So. 2016. She’s been…a doozy. And I, too, find myself occasionally referring to her as a “dumpster fire” and “the year that shall not be named.” I mean, it’s hard to have Faith when George isn’t even here any more to tell me I’ve “gotta have” it. And I don’t yet have the words to talk about Carrie Fisher, so I’ll let Jenny do it.
But I also know that regardless of the setbacks we experienced this year, I’m still a seriously lucky bitch. 2016 gave as much as she took away for me personally. I’m working hard to remember that. If only to fan the strength and resolve I’m going to need to tackle 2017.
So before I say goodbye to her, these are the things for which I’d like to thank the year 2016.
My kid learned to manage his anxiety.
I didn’t talk about it much here because…well…I guess because I didn’t talk about it that much. My 5yo is high strung. NO IDEA WHERE FROM WHERE HE MIGHT HAVE INHERITED SUCH A TRAIT STOP LOOKING AT ME. *rubs temples, pops more Advil*
We had some really tough challenges finding ways for him to feel safe and relax enough to sleep. We still have challenges, in truth. But now we have tools, too, to manage them. I couldn’t be prouder of the hard work he put in to practice using and mastering those tools.
I had my Erma moment.
I visited the Erma Bombeck Writer’s Workshop for the first time this year. Erma credited her writing career to the kind words of one of her University of Dayton professors who pulled her aside outside of class one day and told her, “You can write.” While there, I won the Pitchapalooza contest, an experience that was both validating and exhilarating. Afterwards, a woman I had not yet met came up to me, slipped her hand in mine, and leaned in to whisper, “You had your Erma moment. You can write.” That moment gave me the permission I didn’t know I needed to properly chase the dream of this writing gig.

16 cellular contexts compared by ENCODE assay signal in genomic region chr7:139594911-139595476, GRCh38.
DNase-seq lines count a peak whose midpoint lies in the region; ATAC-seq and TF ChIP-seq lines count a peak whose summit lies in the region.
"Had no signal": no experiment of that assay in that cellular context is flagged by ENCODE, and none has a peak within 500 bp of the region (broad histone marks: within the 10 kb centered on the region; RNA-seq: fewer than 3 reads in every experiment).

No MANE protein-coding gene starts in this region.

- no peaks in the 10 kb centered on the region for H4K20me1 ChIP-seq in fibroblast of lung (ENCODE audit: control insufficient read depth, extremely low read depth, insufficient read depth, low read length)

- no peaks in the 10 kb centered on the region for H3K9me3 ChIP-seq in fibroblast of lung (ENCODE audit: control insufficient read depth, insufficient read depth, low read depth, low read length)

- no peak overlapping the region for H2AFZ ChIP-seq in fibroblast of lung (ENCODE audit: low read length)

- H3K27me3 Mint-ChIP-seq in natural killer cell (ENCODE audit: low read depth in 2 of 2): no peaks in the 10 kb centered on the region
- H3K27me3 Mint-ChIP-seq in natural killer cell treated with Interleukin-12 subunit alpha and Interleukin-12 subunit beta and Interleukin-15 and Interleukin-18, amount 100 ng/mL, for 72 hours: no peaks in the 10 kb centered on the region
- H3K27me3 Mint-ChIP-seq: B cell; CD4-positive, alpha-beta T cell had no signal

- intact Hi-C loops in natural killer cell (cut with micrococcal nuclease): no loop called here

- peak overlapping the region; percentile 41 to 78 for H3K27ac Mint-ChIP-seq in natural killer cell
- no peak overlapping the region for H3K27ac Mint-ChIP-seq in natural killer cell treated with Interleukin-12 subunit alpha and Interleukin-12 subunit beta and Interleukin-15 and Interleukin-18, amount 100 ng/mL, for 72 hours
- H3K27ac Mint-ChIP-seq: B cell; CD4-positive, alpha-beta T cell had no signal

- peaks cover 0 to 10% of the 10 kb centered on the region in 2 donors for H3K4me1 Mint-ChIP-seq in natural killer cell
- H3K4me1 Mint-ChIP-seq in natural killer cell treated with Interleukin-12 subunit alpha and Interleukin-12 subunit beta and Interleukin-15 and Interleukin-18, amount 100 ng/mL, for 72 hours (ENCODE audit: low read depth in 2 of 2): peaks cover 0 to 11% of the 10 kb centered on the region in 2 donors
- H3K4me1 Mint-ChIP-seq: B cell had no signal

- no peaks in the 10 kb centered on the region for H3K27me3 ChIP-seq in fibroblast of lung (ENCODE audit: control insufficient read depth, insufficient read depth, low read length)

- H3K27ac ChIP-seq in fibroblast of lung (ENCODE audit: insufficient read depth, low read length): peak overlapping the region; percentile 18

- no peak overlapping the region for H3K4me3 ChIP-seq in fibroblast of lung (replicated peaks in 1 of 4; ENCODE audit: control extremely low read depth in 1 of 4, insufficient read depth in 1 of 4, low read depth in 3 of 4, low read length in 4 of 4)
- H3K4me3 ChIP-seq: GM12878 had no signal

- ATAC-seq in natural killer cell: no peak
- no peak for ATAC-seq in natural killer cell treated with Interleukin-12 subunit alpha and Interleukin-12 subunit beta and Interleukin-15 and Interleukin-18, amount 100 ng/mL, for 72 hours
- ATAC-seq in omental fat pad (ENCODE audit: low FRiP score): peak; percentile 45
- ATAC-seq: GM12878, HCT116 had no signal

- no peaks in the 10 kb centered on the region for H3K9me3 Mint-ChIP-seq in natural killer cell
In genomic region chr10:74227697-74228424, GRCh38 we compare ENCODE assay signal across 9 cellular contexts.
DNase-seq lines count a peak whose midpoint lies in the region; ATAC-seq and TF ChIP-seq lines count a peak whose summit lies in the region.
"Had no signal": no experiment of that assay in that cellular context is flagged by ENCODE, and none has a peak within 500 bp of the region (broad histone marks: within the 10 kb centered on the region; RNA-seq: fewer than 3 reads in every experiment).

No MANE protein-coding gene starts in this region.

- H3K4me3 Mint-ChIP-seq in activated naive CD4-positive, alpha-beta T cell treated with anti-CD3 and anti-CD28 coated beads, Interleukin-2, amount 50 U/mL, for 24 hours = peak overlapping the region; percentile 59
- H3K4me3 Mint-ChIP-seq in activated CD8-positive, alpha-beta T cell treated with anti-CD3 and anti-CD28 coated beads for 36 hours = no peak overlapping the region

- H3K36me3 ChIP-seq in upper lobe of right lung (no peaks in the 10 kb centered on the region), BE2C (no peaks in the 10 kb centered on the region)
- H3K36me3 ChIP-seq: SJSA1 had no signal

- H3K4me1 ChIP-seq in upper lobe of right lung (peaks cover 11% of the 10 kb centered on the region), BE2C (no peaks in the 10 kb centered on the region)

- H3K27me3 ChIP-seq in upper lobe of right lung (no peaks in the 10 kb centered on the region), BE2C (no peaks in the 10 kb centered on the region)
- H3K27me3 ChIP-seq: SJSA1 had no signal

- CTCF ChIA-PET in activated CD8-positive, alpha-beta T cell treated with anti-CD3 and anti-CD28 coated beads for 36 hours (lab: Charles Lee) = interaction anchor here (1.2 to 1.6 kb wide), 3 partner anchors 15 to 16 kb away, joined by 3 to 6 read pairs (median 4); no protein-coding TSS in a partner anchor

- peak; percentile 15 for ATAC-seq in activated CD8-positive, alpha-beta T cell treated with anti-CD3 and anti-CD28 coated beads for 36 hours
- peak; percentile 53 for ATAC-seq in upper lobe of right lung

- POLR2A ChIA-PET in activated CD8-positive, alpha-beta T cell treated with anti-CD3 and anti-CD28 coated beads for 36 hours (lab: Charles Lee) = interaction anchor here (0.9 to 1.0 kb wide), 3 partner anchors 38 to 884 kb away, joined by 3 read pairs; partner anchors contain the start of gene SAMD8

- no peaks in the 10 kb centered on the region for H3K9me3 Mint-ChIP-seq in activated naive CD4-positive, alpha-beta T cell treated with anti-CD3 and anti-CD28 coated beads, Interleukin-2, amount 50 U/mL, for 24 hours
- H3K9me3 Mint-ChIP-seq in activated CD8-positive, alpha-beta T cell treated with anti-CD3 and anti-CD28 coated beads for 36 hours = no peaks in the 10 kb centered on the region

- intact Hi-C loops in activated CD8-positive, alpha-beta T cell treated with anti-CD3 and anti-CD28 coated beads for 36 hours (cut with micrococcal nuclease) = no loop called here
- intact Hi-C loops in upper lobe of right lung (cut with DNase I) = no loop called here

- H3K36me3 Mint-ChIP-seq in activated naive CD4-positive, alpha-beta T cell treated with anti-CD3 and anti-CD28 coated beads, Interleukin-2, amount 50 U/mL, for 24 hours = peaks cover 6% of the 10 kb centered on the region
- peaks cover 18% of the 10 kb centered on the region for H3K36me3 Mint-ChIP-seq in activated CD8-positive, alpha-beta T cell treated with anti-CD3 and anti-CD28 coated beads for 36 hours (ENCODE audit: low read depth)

I finished the book.
Again. Somehow a whole second half, to a manuscript I thought long ago finished, poured out from me. And I think it’s good. It’s probably good. At the very least it has several completely inappropriate jokes that will make my mother very uncomfortable. And just in case you’re reading this right now, Mom…vagina.
Somewhere in between my children becoming more self-sufficient and the adults of the household figuring out how to juggle our obligations, I’ve managed to carve out time to do the things that bring me joy – paint, uke, write. We’ve even found a way to create enough time to record ridiculous ukulele videos fairly regularly. That’s a bigger win than I even fathomed possible last year.
I fucking saw Hamilton. With the original cast. Then I stood there and nodded without drooling while Lin-Manuel made direct eye contact with me and probably talked to me but honestly that part is a little hazy. I’m pretty sure his succulent lips were moving.
I met some amazing women writers.
At Erma, BlogU, and trips into Manhattan, I met some of the brilliant, empowered, and talented women writers that I have admired from afar. To touch their kind hands, to elicit their smiles, to bask in the music of their boisterous laughter? In person? To know them as flesh and blood and bone and grit and resolve and REALITY? That was good. Really good.
My brother had a baby.
Like the real human kind. He’s cute and smiley and A TOTAL LIE as far as my personal experience with babies goes. But I get to know my brother in a whole new way now. I’m grateful to have him join me on this shit-stained, urine-soaked journey of love and sacrifice and miniature scrotums in your face all of the time.
I cast my Presidential vote for a woman.
Sure, the aftermath has been a total shit show. But I went in that booth with my son, held back tears of pride (and mourning for what I already suspected we had lost) and we pushed that button together. Me and my tiny, empathetic feminist. Nothing can take that moment away from me.
Every lap around the sun is a victory in and of itself, right? I was here and I showed up. My strong lungs filled with air and exploded in laughter while the love of my life allowed his progeny to leap repeatedly on his supine form. My thumb throbbed with warmth while encased in the hand of a sweet two year as we lay together in the dark, waiting for his heartbeat to slow until his muscles slackened in sleep, releasing me. I heard the pride in my confidant’s voice as she helped her grandchildren pick out special luggage for visits to her home. I watched my favorite feminist jump, chase, and roar with his grandchildren.
I know more now on December 30th than I did last January 1st – both about myself and the world.
And I’m not done.
But, 2016, please know that I am NOT issuing you a challenge to show us just how much more damage you can do before departing. On that note, here’s a vintage ukulele of one of Mr. Michael’s songs from a few years ago. Normally I’d wait until Friday to post this, but there’s no telling who else we’ll be mourning by then.